Subversion Plus has finally become totally free and it can do it. For people interested in traceability JIRA-Subversion there are even more good news: you can see issues on the commit graphs. In other words, track how the JIRA issues are impacting (and driving) your changes and do it in a visual way...
PS: Subversion Plus bundles an enhanced version of the Atlassian JIRA Subversion plugin.
Humm, do you mean a pure Subversion browser trough JQL?
When you say
what it means?
a) Last commit on Subversion? or
b) Last commit on Subversion related to an issue.
They might differ: for example, an user may relate the TEST-25 issue with the latest commit (r234/HEAD). After, an user might create a new commit on Subversion (r235/HEAD) but not related to any JIRA issue:
By using JQL, you might get the TEST-25 issue which would implicitely be related to the latest (higher) r234 commit . But getting the r235 (the HEAD) would not be possible.
The latest pages of this document
provide detailed information about the new JQL functions supported in the 5.0 version (which is pending Atlassian approval) for searching issues based on Subversion attributes like a revision range, date range, author, comment, file and directories and many more....
Subversion 5.1.0 has just been released:
If you are interested in how it resolves your requirement, register your existing repositories and type in the Issue Advanced Search the following JQL query:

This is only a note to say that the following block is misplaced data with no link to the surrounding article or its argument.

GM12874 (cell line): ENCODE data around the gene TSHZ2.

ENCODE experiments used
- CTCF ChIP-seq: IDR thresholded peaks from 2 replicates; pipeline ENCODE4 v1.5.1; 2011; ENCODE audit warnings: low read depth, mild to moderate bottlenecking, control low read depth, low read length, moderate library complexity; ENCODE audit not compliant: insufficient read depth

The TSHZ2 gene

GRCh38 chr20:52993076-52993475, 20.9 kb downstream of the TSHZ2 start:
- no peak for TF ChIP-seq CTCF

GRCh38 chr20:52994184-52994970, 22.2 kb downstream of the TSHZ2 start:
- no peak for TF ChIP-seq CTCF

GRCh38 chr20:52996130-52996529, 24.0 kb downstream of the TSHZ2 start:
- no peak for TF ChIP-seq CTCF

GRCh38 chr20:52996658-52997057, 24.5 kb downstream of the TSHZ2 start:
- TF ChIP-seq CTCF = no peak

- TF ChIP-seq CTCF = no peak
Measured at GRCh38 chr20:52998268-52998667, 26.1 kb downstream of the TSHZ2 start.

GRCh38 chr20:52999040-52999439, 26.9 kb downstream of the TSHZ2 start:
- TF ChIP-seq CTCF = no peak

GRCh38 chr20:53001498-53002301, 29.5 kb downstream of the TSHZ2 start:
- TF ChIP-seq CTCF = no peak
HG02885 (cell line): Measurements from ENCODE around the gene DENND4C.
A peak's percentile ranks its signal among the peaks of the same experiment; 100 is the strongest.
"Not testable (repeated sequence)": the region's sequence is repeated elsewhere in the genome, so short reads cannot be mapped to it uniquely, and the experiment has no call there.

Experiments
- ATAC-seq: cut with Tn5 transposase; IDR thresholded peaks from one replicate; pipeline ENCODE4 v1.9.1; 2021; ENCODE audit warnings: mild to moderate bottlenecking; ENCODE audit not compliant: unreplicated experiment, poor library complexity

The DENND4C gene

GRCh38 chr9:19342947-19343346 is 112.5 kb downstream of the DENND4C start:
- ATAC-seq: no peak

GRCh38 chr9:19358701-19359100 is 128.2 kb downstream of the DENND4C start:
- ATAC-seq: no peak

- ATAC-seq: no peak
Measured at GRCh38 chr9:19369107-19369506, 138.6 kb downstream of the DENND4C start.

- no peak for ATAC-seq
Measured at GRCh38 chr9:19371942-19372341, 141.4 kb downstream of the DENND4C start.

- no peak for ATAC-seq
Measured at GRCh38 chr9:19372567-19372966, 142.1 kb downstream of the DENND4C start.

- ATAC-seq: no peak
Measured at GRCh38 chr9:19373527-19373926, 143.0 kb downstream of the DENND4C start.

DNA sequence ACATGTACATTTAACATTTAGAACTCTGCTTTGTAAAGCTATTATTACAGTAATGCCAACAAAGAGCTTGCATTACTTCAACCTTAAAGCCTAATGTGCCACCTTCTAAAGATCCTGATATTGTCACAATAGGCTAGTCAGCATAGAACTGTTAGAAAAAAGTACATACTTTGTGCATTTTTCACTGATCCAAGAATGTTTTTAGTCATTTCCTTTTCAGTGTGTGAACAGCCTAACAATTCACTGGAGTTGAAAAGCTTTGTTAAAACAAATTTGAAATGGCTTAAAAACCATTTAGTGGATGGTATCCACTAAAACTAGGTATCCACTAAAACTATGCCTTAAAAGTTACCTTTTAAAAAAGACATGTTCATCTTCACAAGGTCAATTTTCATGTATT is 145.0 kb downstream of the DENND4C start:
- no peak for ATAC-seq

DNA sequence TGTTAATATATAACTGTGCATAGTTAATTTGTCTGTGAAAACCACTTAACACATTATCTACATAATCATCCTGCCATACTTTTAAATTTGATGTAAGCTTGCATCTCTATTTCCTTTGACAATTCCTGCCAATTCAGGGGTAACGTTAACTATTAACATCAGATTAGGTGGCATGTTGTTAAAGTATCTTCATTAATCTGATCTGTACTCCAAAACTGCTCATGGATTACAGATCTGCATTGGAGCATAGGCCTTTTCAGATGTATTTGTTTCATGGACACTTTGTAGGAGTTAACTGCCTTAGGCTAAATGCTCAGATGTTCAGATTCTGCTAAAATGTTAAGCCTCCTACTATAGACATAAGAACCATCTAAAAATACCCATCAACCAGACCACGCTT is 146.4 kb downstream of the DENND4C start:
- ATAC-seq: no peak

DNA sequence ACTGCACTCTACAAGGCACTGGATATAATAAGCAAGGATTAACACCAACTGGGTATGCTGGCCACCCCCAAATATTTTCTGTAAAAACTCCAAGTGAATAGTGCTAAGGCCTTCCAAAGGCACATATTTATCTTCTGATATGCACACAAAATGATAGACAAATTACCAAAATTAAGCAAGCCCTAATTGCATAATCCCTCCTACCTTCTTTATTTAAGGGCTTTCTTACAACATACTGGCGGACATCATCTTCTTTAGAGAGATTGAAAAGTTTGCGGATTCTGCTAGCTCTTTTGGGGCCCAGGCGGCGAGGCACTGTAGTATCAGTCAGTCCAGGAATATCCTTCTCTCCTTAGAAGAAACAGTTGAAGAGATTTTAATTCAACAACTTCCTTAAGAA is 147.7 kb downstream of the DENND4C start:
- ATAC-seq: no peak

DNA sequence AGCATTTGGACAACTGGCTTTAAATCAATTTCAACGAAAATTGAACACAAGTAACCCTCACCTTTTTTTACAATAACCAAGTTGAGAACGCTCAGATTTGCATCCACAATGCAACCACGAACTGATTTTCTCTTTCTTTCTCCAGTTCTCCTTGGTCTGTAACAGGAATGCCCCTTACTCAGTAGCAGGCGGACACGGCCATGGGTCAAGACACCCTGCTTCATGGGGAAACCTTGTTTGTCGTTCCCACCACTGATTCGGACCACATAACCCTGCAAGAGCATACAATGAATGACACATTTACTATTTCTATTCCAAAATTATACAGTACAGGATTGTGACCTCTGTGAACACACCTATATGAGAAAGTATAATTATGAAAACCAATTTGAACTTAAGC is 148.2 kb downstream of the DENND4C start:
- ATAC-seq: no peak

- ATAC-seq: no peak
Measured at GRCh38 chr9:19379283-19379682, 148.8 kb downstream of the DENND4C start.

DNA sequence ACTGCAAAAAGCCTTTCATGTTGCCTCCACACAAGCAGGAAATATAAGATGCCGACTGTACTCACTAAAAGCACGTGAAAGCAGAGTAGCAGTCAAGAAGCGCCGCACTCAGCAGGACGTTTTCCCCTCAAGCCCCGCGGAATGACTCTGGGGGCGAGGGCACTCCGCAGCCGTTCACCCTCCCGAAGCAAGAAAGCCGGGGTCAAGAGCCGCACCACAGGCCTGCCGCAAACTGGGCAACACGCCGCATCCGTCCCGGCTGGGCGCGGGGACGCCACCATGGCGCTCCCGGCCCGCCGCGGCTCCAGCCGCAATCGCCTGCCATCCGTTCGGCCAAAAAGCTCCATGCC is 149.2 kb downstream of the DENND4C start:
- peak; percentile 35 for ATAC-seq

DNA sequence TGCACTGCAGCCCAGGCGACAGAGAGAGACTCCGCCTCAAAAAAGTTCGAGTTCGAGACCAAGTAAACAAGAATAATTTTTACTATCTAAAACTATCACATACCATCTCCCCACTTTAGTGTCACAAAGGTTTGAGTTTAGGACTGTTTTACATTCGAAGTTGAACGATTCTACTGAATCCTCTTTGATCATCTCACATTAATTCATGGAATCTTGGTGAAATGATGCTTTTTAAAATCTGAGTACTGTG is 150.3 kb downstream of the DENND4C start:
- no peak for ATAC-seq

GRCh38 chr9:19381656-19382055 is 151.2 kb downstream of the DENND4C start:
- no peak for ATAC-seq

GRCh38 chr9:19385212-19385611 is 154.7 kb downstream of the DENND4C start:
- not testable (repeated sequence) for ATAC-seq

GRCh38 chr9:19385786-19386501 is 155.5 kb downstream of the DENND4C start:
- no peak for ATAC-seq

issue in svnCommitDateRange("","","",1)
#1: all the repositories
#2: from date
#3: to date
#4: limits the result to 1 issue (internally the commits are sorted by date in descentant order)
The query above will provide just what you are looking for.
You migh also want to use
issue in svnCommitDateRange()
which returns all the issues related to any commit (although I would recommend you use some filter if you have a lot of issues related to commits)
Save it and create a new Commit Calendar Report to display the results on a calendar view. You can click on the commits in the calendar to see the issues and more details. In that way you would get the commits sorted by date in a visual way rather the latest one only.
Subversion Plus has become public again (with a lot of cheaper pricing).
For sure, it it provides the data what you are looking for.
In the later versions, a calandar view for commits on issues has been supported.
Now, you can create a JQL query for a getting the commits on project or something else, save it as filter on JIRA and create a Subversion Plus calendar view on it. In that way, by opening the view you could see not only the latest commit, even the full commit history.
Something similar to this:
Hope this helps.
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